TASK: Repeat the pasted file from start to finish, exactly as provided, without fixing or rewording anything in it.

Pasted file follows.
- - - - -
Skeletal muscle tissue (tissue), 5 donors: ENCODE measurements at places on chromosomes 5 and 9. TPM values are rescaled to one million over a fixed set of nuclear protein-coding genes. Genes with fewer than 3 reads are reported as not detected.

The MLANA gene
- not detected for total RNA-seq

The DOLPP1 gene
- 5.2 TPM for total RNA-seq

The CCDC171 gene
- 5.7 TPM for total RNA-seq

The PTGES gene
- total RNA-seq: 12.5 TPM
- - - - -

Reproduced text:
Skeletal muscle tissue (tissue), 5 donors: ENCODE measurements at places on chromosomes 5 and 9. TPM values are rescaled to one million over a fixed set of nuclear protein-coding genes. Genes with fewer than 3 reads are reported as not detected.

The MLANA gene
- not detected for total RNA-seq

The DOLPP1 gene
- 5.2 TPM for total RNA-seq

The CCDC171 gene
- 5.7 TPM for total RNA-seq

The PTGES gene
- total RNA-seq: 12.5 TPM